Troy Is a Top City to Call Home in the Hudson Valley

Just north of Albany on the eastern bank of the Hudson lies Troy, a Victorian-era industrial hub that’s become a cultural hotspot.

Just north of Albany on the eastern bank of the Hudson lies Troy, a Victorian-era industrial hub that’s become a cultural hotspot. Just over 10 square miles, the city offers urban living plus suburban neighborhoods where residents can enjoy space and privacy.

Nicknamed the “Collar City,” Troy has a rich history as a manufacturing center for textiles, especially the detachable shirt collar, which was invented there in 1827. Production continued until 1990, when Cluett Peabody & Company (the city’s last major textile maker) relocated to Atlanta.

Troy’s business district has been the focus of several restoration efforts, especially over the past decade. Beautification of storefronts, renovation of old manufacturing buildings, and more have brought in new businesses. Additionally, Governor Kathy Hochul announced last year that Troy will receive nearly $10 million as a Downtown Revitalization Initiative Grant. This will fund 11 projects—including the restoration of the American Theatre on River Street—to further enhance the city’s arts scene, walkability, housing opportunities, and community services.

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The Culture

A key component of Troy’s values is the pride the city takes in its history and community. City council president Carmella Mantello describes the area as “one of the most diverse, inclusive, and welcoming cities in our state.” Of its population of just over 50,000, nearly 66 percent identify as white, 17.7 percent as Black, 9.4 percent as Hispanic or Latino, and 4.8 percent as Asian.

Adobe Stock | Christopher Boswell

To immerse yourself in the city’s past, visit the Hart-Cluett Museum, which hosts exhibits on Troy’s commercial background and WWI icon Uncle Sam. The 1896 John Paine Mansion is another must visit. A masterful example of 19th-century architecture, it was one of many fabulous backdrops for the HBO series, “The Gilded Age.” That era in the city’s history is celebrated every December during the Troy Victorian Stroll, a day of music, dining and other festivities.

When industry left Troy, music venues and art galleries moved in. New concert spaces (some in converted factory buildings) like No Fun and The Hangar on the Hudson along with the circa-1875 Troy Savings Bank Music Hall bring culture to the community.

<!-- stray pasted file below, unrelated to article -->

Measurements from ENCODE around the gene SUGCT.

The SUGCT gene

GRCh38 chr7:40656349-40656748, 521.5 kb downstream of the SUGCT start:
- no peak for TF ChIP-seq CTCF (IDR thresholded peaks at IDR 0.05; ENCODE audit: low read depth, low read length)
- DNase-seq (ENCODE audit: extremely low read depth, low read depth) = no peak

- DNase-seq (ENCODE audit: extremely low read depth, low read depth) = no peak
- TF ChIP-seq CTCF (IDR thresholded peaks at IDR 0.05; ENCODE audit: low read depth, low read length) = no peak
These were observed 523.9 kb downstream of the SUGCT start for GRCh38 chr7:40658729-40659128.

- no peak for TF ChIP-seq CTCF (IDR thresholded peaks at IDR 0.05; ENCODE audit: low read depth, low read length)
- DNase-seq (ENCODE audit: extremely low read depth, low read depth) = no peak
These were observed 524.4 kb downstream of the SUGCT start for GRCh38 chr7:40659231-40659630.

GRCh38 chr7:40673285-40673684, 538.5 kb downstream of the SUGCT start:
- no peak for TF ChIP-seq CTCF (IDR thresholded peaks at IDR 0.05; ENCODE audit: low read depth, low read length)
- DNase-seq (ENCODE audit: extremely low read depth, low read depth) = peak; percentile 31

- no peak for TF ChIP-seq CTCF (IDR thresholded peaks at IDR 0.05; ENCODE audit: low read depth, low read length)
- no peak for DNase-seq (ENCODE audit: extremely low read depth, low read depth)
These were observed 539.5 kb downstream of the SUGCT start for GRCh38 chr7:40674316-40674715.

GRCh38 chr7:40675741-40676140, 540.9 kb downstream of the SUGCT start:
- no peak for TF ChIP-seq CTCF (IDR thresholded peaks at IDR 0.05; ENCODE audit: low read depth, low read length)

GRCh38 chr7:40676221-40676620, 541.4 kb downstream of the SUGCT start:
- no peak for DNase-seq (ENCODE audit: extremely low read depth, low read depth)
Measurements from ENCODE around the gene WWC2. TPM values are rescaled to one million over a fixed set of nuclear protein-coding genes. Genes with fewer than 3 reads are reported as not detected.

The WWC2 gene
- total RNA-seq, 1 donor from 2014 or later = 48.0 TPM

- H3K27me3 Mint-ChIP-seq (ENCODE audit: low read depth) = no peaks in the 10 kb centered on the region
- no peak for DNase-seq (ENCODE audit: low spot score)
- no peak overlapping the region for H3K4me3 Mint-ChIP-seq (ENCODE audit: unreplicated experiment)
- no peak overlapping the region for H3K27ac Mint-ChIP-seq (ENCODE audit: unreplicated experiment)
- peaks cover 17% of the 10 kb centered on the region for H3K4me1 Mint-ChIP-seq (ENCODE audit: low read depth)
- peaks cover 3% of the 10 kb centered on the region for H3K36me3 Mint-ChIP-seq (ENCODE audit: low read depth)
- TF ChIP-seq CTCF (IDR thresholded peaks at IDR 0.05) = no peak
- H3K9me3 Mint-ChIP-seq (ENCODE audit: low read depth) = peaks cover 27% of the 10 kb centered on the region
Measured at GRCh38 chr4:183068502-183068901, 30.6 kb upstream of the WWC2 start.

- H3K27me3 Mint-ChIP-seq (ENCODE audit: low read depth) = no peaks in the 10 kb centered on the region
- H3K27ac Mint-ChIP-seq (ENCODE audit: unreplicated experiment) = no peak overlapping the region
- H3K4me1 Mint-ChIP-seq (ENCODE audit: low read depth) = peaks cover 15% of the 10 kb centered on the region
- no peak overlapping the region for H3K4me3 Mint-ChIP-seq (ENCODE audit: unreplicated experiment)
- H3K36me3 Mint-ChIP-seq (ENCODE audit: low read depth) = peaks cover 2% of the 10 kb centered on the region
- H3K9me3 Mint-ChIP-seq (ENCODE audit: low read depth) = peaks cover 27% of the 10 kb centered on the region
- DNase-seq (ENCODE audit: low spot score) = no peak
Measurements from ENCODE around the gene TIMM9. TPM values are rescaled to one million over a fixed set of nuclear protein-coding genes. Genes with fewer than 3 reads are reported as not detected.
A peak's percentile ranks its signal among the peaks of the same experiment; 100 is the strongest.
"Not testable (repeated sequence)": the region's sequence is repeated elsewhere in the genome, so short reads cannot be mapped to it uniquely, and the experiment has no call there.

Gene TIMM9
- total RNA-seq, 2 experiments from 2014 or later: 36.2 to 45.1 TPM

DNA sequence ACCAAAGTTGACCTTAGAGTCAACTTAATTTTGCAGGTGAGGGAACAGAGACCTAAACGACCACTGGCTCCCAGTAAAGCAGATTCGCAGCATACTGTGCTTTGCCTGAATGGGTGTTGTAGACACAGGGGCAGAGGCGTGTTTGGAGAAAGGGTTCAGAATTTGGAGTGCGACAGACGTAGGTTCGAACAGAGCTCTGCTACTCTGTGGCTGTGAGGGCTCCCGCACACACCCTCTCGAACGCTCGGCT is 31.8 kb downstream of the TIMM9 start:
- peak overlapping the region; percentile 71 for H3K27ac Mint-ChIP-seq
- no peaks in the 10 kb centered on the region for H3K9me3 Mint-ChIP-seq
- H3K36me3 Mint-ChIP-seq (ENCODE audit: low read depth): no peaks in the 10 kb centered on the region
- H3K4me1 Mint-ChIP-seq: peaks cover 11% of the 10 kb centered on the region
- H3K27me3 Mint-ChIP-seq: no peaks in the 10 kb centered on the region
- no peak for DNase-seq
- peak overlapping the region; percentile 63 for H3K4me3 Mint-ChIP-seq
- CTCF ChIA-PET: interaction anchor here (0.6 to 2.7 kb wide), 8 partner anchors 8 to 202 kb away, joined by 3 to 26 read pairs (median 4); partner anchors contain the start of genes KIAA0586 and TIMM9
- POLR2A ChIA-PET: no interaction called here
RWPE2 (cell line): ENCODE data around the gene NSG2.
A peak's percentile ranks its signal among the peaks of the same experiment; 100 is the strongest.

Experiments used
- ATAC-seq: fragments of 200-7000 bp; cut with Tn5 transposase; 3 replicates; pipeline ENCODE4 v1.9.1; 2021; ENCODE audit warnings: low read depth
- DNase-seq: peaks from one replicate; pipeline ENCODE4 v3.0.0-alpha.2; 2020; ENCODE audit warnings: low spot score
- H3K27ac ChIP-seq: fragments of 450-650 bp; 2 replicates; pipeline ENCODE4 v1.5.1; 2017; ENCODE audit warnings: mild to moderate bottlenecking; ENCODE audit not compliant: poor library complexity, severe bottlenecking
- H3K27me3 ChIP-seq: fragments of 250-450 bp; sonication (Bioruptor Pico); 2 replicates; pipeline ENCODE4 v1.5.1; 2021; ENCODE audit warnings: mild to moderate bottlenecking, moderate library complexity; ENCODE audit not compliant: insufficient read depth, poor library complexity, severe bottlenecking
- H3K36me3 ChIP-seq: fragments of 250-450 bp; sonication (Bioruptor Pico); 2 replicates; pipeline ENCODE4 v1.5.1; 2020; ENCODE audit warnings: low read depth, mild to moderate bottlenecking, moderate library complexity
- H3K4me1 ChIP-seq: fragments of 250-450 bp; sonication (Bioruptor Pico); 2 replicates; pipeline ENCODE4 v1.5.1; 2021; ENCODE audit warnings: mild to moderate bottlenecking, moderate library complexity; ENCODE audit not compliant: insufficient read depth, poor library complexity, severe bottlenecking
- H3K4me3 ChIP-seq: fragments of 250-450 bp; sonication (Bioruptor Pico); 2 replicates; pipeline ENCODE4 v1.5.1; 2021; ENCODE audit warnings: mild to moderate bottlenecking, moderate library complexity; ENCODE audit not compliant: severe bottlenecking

Family Life

Residents of Troy live in one of nine neighborhoods. North Central, Downtown, The Hill, and South Central make up the urban center and tend to have more properties available to rent. Lansingburgh, Eastside, South Troy, Sycaway, and Frear Park surround the city center and are more suburban. The average home value in Troy is $241,763 (at press time), reports Zillow.

Children attend schools in the Troy City School District, rated “B” on The city is also home to several colleges, including Rensselaer Polytechnic Institute, ranked No. 51 in the nation by U.S. News & World Report.

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On The Town

Troy always has something for residents and visitors to do. New eateries that have become favorites include Little Pecks, an all-day café; Jacob Alejandro, an award-winning coffee shop; Tavern Bar, a cocktail bar serving food from Donna’s Italian (directly below it); La Capital Tacos, an authentic Mexican eatery; and Nighthawks, a farm-to-table restaurant and bar. While you’re in the area, hit up shops like Market Block Books, Troy Cloth & Paper for locally printed cards, art, and clothing, and Elixir 16, the spot for craft beers. Every Saturday, downtown hosts one of the largest farmers markets in the Capital Region on the streets surrounding Monument Square.

downtown troy
Courtesy Rensselaer County Tourism & Special Events

Throughout the year, residents can head to the local colleges to watch Division III sports or performing arts. RPI’s Experimental Media and Performing Arts Center (EMPAC) frequently hosts student shows, visiting dancers, and other artist residencies and exhibitions that are open to the public.

If you’re looking to enjoy the outdoors, head to the 80-acre Prospect Park, Frear Park (which has a public golf course, fields, tennis courts, and a playground), or Knickerbacker Park for ball fields, basketball courts, playgrounds, and a track.

Mantello, a lifelong resident who is running for mayor in November, says, “We’re on the verge of great things happening in Troy; right now it’s really about building on the momentum.”

To find a real estate agent in Troy or any Hudson Valley town, visit our directory.

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